We invite papers on transnational flows (both imaginary and real), border making and breaking, culinary heritages and innovations, techniques and technologies, and the relationships between the production, distribution and consumption of food in Asia and its multiple diasporas. We welcome projects that approach the study of food contextually and that highlight the intersectional and cross-disciplinary implications of spaces and movements of bodies, dead or alive, as produce, product or terminus. Theoretical explorations on the shifting grounds of the intersection of disciplines are also welcome.

Submission Deadline: May 15, 2022

Verge Issue 10.1                                            

Special Issue: brown/ness(es)

Edited by Neelofer Qadir (University of North Carolina Greensboro), Naveen Minai (University of Toronto), and Tina Chen (Penn State)

Deadline: August 15, 2022

Feeling brown, feeling down. Feeling down, being brown. A name for law, a name for affect, a name for ontology, a name for relation, a name for not relation, a name for antagonism, a name for empire(s), a name for capital, a name for an accusation, a name that can be convenient, a name that does not work, a name that can stop working, a name for shades, a name for fantasy.

This proposed special issue considers both when brown might be useful and may be used to do the work of relation, inquiry, theory—and when brown does not work (Macharia 2013, 2016, 2019). Crucially, we reorient questions about brown and brownness away from frames centered in the continental northern Americas (Prashad 2000, Bald 2013) — and the American academy, and borders thereof in particular. We turn towards sites, relations, and geohistories imagined through terms such as (but not limited to) Indigenous, Afro-Asia, Asian- and/or African Latin America (Kim 2017, Kantor 2018), Indian Ocean, Global Asias, Inter-Asia, and more (Chen 2010). We think through how brown is shaped and weighted by different cartographic modes, for example, the Levant, Latin America, Africa, and archipelagos across Indian, Atlantic, and Pacific Oceans.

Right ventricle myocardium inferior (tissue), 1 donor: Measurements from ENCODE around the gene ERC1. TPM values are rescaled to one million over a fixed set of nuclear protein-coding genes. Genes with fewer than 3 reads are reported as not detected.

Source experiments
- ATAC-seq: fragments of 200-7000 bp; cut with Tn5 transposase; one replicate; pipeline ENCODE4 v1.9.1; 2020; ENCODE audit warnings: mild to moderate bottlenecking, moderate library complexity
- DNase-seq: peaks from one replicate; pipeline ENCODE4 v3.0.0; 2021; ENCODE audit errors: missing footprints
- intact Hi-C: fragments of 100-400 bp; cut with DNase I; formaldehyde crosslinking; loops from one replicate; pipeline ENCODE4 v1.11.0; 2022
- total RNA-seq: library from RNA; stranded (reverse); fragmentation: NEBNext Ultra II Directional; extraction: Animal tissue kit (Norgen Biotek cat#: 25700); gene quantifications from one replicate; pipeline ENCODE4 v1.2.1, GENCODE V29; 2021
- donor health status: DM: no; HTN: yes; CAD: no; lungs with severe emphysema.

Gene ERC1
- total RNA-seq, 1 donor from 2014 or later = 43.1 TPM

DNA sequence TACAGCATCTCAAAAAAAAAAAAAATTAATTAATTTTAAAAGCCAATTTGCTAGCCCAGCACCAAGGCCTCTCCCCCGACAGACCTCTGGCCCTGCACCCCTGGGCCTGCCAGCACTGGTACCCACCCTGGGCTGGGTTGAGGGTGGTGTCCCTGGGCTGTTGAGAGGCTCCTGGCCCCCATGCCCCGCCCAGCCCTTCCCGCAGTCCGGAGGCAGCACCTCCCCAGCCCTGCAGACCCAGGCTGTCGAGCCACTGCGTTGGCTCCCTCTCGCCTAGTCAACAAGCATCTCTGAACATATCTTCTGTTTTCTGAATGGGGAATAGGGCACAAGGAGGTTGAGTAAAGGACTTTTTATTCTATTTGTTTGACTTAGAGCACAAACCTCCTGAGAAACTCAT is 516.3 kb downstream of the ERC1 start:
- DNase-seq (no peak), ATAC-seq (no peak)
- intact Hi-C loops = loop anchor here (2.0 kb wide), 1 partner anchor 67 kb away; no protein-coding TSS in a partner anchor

We consider race and ethnicity as co-constitutive logics and forms of difference across different geohistories, including the ways in which these logics form, transform, transfer, congeal -- or not. We ask after brown, black, yellow, red, and white (and bright) as codes for difference, as metaphors of color made to matter through the matter of different bodies. We prompt reflection on how race, religion, ethnicity, and caste overlap and congeal into one another, troubling normative vocabularies of difference and relation.

We invite critical perspectives from scholars working in and across multiple languages, and provocations of brown as rubric, methodology, disorientation device (Ahmed 2006). Submissions might explore the politics that brown/ness(es) are heavy with, and their attendant contradictions, confusions, and frictions, including those between. Writers may think through these terms as names for cartographies of intimacy, violence, capital, memory, labor, culture are shaped by multiple empires — Portuguese, Spanish, Italian, German, English, Dutch, American, Russian, Safavid, Mughal, Ottoman, Qing, Byzantine.

Essays (between 6,000-10,000 words) and abstracts (125 words) should be submitted electronically to verge@psu.edu and prepared according to the author-date + bibliography format of the Chicago Manual of Style. See section 2.38 of the University of Minnesota Press style guide or chapter 15 of the Chicago Manual of Style Online for additional formatting information.

Authors' names should not appear on manuscripts; instead, please include a separate document with the author's name, address, institutional affiliations, and the title of the article with your electronic submission. Authors should not refer to themselves in the first person in the submitted text or notes if such references would identify them; any necessary references to the author's previous work, for example, should be in the third person.